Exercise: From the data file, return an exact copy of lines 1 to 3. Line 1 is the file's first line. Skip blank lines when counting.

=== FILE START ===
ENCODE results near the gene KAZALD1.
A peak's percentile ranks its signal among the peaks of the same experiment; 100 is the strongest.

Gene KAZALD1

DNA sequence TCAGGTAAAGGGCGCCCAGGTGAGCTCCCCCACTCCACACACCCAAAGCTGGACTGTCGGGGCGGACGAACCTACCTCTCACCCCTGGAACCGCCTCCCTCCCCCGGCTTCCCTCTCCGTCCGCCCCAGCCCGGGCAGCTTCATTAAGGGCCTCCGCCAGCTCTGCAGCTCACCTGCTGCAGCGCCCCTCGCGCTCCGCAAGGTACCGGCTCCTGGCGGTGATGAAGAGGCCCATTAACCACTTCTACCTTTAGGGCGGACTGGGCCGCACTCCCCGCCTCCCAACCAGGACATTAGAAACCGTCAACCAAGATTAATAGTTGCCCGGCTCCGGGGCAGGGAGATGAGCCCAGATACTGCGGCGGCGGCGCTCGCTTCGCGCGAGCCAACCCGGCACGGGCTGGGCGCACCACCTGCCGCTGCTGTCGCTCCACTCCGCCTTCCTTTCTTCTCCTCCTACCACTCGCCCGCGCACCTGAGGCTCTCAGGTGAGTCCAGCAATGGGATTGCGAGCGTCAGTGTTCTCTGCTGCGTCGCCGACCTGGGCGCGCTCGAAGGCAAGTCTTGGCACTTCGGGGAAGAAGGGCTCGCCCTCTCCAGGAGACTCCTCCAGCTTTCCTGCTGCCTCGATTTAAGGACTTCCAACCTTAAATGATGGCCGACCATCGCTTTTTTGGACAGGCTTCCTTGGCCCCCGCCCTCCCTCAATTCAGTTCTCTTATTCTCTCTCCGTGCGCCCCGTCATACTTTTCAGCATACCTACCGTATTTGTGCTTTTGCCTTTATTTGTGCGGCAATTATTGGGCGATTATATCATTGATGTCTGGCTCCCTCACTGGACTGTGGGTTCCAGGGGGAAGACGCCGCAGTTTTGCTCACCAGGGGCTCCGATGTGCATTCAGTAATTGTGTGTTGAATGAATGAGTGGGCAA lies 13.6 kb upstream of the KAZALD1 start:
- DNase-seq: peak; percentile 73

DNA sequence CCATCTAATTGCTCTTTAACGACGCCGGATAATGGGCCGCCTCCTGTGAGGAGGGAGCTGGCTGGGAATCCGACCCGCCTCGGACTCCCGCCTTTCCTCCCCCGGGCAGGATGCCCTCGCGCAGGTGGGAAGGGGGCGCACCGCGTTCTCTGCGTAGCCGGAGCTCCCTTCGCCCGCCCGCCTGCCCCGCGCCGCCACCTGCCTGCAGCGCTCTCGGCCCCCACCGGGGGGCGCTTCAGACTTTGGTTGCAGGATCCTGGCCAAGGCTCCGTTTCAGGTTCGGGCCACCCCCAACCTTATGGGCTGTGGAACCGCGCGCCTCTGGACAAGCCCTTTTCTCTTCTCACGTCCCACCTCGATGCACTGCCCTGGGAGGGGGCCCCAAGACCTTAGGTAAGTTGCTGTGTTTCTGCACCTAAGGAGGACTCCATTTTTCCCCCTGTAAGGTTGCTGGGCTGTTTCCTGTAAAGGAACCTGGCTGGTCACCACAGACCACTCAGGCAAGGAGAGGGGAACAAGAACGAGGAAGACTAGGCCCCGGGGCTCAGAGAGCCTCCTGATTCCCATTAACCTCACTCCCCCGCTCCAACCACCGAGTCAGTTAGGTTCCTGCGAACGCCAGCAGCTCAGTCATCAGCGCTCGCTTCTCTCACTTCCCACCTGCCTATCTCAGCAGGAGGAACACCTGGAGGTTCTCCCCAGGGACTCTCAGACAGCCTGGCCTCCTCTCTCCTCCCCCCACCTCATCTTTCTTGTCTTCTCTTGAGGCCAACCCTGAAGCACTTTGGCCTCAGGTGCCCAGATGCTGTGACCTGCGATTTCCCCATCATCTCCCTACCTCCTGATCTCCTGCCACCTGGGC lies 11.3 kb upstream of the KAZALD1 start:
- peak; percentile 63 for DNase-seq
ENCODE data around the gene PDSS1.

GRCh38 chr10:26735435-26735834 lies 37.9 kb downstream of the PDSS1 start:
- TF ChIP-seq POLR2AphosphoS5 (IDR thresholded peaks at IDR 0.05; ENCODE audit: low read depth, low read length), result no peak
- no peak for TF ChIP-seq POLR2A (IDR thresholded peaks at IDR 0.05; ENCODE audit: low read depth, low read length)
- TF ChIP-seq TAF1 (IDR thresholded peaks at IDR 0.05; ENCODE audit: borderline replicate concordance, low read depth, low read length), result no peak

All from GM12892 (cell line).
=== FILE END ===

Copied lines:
ENCODE results near the gene KAZALD1.
A peak's percentile ranks its signal among the peaks of the same experiment; 100 is the strongest.

Gene KAZALD1